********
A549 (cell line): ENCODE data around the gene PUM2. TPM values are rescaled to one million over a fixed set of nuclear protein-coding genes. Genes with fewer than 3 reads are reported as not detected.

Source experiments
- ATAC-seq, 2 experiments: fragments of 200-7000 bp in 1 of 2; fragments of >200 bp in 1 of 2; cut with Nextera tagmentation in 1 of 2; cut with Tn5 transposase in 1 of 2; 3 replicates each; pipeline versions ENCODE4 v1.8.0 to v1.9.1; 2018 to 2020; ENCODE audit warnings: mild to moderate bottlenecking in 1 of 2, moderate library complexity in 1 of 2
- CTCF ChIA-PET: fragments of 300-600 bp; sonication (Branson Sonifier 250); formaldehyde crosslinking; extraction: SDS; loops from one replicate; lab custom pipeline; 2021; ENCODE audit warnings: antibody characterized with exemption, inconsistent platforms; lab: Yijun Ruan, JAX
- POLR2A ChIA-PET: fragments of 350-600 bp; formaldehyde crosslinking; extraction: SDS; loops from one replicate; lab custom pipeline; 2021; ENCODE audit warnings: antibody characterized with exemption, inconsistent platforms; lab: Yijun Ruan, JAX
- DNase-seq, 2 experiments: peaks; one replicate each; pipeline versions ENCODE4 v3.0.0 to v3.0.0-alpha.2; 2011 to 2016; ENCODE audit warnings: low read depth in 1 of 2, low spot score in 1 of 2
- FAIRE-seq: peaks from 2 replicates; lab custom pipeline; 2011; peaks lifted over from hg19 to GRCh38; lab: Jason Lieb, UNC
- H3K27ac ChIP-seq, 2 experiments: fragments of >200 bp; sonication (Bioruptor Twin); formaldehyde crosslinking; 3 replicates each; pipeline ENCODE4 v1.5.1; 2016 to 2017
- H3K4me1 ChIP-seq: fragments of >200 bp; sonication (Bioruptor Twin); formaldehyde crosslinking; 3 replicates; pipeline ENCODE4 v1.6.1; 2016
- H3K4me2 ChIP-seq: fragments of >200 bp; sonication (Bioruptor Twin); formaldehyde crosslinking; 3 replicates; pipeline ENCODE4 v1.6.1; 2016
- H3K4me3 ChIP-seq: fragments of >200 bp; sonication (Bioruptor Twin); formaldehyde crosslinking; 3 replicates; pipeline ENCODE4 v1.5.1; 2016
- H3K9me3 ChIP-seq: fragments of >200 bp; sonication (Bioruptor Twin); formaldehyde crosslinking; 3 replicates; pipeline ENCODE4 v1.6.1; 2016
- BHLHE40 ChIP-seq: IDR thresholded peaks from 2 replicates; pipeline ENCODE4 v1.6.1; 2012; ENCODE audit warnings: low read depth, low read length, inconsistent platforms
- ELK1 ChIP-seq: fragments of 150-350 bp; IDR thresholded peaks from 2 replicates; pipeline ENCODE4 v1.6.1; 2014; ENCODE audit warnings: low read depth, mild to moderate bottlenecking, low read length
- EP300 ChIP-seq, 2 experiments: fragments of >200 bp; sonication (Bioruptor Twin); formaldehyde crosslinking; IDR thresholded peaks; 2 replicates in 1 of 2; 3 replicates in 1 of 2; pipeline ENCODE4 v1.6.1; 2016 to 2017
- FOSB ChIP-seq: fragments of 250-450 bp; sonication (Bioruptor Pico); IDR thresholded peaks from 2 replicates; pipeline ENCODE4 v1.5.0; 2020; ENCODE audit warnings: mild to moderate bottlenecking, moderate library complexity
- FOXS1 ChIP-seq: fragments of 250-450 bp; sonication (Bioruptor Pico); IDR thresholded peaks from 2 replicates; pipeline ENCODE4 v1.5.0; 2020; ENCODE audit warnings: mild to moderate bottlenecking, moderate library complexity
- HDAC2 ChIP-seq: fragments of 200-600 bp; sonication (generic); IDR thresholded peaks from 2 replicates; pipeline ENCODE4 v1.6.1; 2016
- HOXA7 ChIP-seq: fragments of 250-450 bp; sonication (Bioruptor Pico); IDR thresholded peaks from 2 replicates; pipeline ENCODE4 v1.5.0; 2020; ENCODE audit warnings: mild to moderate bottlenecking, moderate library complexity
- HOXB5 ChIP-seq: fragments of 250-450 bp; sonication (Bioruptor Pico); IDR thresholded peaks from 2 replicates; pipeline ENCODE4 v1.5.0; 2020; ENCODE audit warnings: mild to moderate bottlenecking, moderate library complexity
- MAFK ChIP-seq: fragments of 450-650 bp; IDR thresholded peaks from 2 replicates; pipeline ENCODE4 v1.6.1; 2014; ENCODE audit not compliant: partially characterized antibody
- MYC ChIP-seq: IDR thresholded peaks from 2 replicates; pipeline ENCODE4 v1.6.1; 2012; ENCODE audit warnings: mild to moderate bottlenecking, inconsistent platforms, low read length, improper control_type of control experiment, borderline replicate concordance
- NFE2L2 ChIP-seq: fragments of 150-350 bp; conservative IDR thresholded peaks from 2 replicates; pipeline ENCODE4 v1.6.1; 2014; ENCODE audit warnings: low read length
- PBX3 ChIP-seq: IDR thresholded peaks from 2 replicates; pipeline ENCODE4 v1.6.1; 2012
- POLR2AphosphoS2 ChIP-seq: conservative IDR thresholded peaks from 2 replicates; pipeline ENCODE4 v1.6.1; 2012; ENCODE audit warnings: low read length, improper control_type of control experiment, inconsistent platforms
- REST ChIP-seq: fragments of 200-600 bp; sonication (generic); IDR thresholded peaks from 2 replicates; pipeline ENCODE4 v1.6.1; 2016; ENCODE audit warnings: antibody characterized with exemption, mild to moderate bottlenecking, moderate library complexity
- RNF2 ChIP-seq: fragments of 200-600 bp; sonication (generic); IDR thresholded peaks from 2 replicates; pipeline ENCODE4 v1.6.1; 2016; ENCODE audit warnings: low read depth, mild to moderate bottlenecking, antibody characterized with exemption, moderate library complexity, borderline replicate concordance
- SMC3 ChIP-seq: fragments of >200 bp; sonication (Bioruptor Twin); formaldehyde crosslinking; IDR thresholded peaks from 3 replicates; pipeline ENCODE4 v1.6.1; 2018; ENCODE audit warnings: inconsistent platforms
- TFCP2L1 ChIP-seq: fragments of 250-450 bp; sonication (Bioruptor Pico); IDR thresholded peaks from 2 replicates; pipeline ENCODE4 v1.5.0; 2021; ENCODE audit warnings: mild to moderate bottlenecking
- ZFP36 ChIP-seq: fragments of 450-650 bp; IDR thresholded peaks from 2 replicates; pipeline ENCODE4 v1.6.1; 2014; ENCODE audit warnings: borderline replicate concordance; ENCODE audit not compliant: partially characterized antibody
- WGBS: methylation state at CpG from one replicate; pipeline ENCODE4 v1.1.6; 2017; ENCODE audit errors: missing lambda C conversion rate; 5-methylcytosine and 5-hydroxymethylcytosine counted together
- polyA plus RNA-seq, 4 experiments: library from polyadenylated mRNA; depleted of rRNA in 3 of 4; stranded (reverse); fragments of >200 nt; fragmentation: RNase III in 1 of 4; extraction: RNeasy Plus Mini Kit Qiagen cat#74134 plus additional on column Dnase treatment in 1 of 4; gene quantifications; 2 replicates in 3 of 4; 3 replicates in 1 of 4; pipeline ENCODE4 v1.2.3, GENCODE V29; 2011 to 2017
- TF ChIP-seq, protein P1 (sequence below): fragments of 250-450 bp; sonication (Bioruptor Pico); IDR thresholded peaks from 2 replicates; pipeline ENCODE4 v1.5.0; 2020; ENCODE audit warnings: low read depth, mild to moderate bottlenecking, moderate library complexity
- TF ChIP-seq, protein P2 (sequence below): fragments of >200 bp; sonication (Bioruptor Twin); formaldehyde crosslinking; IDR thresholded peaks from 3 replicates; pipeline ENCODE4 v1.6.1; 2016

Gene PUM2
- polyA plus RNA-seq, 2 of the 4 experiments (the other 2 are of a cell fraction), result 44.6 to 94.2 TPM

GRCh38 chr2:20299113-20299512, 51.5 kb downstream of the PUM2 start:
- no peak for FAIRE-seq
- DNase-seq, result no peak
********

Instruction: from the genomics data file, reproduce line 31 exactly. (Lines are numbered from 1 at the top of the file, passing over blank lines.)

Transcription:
- WGBS: methylation state at CpG from one replicate; pipeline ENCODE4 v1.1.6; 2017; ENCODE audit errors: missing lambda C conversion rate; 5-methylcytosine and 5-hydroxymethylcytosine counted together